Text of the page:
- Associate Professor
- Claremont McKenna College
Don’t Blame Us: Grassroots Liberalism in Massachusetts, 1960-1990
Through an examination of the political culture and grassroots activism in the liberal suburbs of metropolitan Boston between 1960 and 1990, this dissertation recasts the conventional narratives of postwar political history. It explores how the suburban liberal vision played a crucial role in helping Massachusetts preserve both its liberal reputation and segregated social structures. Tracing the evolution of this outlook through the overlapping arenas of civil rights, housing, education, growth and development, environmentalism, feminism, and antiwar activism, this dissertation demonstrates how suburban liberalism came to shape politics and policies of the Democratic Party locally and nationally in both progressive and problematic ways.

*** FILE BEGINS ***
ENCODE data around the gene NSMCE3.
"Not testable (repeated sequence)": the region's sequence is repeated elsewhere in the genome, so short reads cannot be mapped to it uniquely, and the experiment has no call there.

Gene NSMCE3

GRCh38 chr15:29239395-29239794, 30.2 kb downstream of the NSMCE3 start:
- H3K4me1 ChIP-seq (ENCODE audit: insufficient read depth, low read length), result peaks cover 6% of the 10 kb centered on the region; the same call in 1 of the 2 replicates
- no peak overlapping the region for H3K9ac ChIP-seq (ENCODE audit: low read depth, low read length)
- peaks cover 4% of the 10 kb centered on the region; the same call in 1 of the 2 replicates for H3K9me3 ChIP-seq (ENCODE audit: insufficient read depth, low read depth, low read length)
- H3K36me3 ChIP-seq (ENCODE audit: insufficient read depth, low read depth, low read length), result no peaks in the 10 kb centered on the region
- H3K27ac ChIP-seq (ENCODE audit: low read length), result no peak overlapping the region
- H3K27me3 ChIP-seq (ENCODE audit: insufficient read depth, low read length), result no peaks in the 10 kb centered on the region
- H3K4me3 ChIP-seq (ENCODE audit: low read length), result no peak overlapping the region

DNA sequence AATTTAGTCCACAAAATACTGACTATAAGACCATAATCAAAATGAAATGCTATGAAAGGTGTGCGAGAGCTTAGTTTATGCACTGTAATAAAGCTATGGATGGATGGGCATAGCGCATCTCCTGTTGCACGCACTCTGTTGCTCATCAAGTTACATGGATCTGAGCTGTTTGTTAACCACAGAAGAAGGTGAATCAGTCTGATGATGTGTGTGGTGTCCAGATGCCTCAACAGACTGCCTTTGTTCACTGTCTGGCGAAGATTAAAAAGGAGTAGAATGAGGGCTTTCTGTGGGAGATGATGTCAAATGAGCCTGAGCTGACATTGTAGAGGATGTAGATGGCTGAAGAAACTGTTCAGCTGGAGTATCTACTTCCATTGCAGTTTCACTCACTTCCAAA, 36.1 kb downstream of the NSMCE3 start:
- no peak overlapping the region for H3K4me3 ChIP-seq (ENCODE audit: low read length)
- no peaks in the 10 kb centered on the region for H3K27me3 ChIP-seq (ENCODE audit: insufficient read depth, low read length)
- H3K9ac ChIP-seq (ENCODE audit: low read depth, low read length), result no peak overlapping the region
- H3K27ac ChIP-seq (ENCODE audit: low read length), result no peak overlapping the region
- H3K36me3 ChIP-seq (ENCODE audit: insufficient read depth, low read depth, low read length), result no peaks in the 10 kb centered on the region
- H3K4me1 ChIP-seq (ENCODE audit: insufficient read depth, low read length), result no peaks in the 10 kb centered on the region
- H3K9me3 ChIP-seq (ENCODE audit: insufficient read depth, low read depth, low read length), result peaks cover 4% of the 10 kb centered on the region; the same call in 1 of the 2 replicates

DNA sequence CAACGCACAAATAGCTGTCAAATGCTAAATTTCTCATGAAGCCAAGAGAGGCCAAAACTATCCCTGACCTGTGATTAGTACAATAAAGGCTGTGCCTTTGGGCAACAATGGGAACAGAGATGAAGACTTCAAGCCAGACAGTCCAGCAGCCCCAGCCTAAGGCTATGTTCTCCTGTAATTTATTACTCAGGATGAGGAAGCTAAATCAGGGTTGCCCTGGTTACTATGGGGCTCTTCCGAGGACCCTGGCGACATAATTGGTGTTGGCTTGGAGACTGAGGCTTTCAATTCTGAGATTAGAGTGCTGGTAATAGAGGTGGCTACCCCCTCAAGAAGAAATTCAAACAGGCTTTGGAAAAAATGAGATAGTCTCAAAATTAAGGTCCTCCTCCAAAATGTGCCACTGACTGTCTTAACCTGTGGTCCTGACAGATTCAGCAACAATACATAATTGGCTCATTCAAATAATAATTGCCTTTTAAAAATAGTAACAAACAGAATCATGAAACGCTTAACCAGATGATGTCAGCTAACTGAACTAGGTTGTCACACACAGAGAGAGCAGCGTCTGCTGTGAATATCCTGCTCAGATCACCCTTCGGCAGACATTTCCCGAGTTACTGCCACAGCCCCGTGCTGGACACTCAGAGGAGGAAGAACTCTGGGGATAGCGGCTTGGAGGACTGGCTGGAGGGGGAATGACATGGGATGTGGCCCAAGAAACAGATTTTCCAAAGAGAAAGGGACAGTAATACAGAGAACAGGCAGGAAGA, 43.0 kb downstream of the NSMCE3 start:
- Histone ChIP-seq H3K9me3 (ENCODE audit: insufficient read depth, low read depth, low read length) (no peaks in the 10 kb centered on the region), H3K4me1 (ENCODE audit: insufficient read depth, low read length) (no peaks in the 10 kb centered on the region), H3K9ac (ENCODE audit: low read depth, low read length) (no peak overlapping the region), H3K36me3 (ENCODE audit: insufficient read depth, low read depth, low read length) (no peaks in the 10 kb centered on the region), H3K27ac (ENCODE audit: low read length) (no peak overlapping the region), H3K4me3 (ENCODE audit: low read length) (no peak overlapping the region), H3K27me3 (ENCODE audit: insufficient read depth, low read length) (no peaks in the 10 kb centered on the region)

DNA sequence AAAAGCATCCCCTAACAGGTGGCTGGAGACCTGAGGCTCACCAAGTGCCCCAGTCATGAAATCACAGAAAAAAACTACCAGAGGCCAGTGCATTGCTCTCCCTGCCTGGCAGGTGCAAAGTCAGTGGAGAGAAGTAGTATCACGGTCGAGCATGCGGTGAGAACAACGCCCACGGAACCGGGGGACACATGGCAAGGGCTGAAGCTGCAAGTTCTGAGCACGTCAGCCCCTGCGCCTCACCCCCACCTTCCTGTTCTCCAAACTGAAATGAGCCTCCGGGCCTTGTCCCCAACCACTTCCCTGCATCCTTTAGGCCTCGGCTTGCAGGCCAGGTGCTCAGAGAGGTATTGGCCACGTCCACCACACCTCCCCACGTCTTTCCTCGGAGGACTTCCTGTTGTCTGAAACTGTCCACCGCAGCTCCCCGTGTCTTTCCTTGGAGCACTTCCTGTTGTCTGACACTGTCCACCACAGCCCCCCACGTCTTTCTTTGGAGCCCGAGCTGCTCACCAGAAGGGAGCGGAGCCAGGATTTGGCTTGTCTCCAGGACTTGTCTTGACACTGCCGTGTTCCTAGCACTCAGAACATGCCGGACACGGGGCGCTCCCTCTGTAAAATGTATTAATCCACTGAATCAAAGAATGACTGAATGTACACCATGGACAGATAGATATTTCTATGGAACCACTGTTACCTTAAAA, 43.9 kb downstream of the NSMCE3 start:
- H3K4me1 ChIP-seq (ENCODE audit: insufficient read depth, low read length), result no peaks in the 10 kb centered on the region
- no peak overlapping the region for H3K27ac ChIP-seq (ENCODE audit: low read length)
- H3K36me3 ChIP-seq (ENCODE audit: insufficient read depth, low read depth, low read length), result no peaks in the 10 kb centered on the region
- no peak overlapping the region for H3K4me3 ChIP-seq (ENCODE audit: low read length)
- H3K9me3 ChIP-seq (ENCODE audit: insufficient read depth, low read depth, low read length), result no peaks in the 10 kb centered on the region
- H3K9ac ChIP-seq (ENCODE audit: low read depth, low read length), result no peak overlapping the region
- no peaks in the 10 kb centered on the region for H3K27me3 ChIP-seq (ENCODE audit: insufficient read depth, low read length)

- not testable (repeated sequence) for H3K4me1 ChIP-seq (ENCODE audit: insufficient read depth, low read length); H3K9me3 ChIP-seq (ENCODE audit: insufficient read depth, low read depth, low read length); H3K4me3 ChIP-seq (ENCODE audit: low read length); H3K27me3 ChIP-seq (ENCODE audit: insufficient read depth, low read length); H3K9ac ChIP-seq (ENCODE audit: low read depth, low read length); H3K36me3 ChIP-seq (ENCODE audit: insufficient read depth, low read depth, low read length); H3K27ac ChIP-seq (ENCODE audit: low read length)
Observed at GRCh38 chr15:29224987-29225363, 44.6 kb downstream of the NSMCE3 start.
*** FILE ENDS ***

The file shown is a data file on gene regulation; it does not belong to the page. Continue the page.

Doing Good: Public Policy and the Market from the Great Society to the Clinton Foundation
“Doing Good” examines the promotion of market- based solutions to problems of social inequality, particularly by the Democratic Party, and historicizes the emergence of the larger ethos of “doing well by doing good.” It explores how this approach represents continuities and changes in liberalism and how it contributed to the contraction of the social welfare state. The project addresses this question through a wide range of policies and programs that came to fruition during the Clinton era. It ultimately aims to complicate and challenge prevailing ideas about neoliberalism and show how the Democratic Party and its allies have both embodied and influenced the pervasiveness of individualist, market-oriented, and entrepreneurial-minded ideology in American policy and society.